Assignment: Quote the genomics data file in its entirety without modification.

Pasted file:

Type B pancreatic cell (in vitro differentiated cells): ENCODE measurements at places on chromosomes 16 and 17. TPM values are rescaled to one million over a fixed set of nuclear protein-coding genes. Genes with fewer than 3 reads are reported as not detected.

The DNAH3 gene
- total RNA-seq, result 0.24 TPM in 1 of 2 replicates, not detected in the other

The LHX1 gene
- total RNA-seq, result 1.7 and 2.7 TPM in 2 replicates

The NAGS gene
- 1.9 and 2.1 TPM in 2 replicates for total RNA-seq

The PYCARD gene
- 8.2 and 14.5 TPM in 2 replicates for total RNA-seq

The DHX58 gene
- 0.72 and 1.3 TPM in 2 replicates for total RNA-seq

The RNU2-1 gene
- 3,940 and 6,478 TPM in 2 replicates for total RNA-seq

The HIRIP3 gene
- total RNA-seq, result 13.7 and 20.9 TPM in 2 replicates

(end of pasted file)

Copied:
Type B pancreatic cell (in vitro differentiated cells): ENCODE measurements at places on chromosomes 16 and 17. TPM values are rescaled to one million over a fixed set of nuclear protein-coding genes. Genes with fewer than 3 reads are reported as not detected.

The DNAH3 gene
- total RNA-seq, result 0.24 TPM in 1 of 2 replicates, not detected in the other

The LHX1 gene
- total RNA-seq, result 1.7 and 2.7 TPM in 2 replicates

The NAGS gene
- 1.9 and 2.1 TPM in 2 replicates for total RNA-seq

The PYCARD gene
- 8.2 and 14.5 TPM in 2 replicates for total RNA-seq

The DHX58 gene
- 0.72 and 1.3 TPM in 2 replicates for total RNA-seq

The RNU2-1 gene
- 3,940 and 6,478 TPM in 2 replicates for total RNA-seq

The HIRIP3 gene
- total RNA-seq, result 13.7 and 20.9 TPM in 2 replicates